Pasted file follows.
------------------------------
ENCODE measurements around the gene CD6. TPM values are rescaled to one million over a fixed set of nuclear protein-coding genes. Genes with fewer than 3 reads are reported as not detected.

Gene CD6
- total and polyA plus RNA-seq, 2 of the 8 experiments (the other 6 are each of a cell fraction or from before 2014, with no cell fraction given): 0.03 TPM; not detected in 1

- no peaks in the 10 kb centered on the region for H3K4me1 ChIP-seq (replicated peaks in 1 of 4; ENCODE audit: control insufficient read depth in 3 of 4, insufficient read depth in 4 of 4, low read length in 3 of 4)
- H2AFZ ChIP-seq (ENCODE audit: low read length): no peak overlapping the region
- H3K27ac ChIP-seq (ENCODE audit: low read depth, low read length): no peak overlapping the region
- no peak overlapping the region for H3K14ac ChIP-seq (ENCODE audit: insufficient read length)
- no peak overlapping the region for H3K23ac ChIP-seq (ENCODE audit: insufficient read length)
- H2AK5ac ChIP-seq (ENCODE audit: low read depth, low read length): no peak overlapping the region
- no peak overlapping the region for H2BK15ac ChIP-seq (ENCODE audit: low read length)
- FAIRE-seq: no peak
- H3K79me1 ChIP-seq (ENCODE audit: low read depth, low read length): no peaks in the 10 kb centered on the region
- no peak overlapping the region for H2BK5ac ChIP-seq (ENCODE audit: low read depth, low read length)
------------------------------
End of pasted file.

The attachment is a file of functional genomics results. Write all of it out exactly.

ENCODE measurements around the gene CD6. TPM values are rescaled to one million over a fixed set of nuclear protein-coding genes. Genes with fewer than 3 reads are reported as not detected.

Gene CD6
- total and polyA plus RNA-seq, 2 of the 8 experiments (the other 6 are each of a cell fraction or from before 2014, with no cell fraction given): 0.03 TPM; not detected in 1

- no peaks in the 10 kb centered on the region for H3K4me1 ChIP-seq (replicated peaks in 1 of 4; ENCODE audit: control insufficient read depth in 3 of 4, insufficient read depth in 4 of 4, low read length in 3 of 4)
- H2AFZ ChIP-seq (ENCODE audit: low read length): no peak overlapping the region
- H3K27ac ChIP-seq (ENCODE audit: low read depth, low read length): no peak overlapping the region
- no peak overlapping the region for H3K14ac ChIP-seq (ENCODE audit: insufficient read length)
- no peak overlapping the region for H3K23ac ChIP-seq (ENCODE audit: insufficient read length)
- H2AK5ac ChIP-seq (ENCODE audit: low read depth, low read length): no peak overlapping the region
- no peak overlapping the region for H2BK15ac ChIP-seq (ENCODE audit: low read length)
- FAIRE-seq: no peak
- H3K79me1 ChIP-seq (ENCODE audit: low read depth, low read length): no peaks in the 10 kb centered on the region
- no peak overlapping the region for H2BK5ac ChIP-seq (ENCODE audit: low read depth, low read length)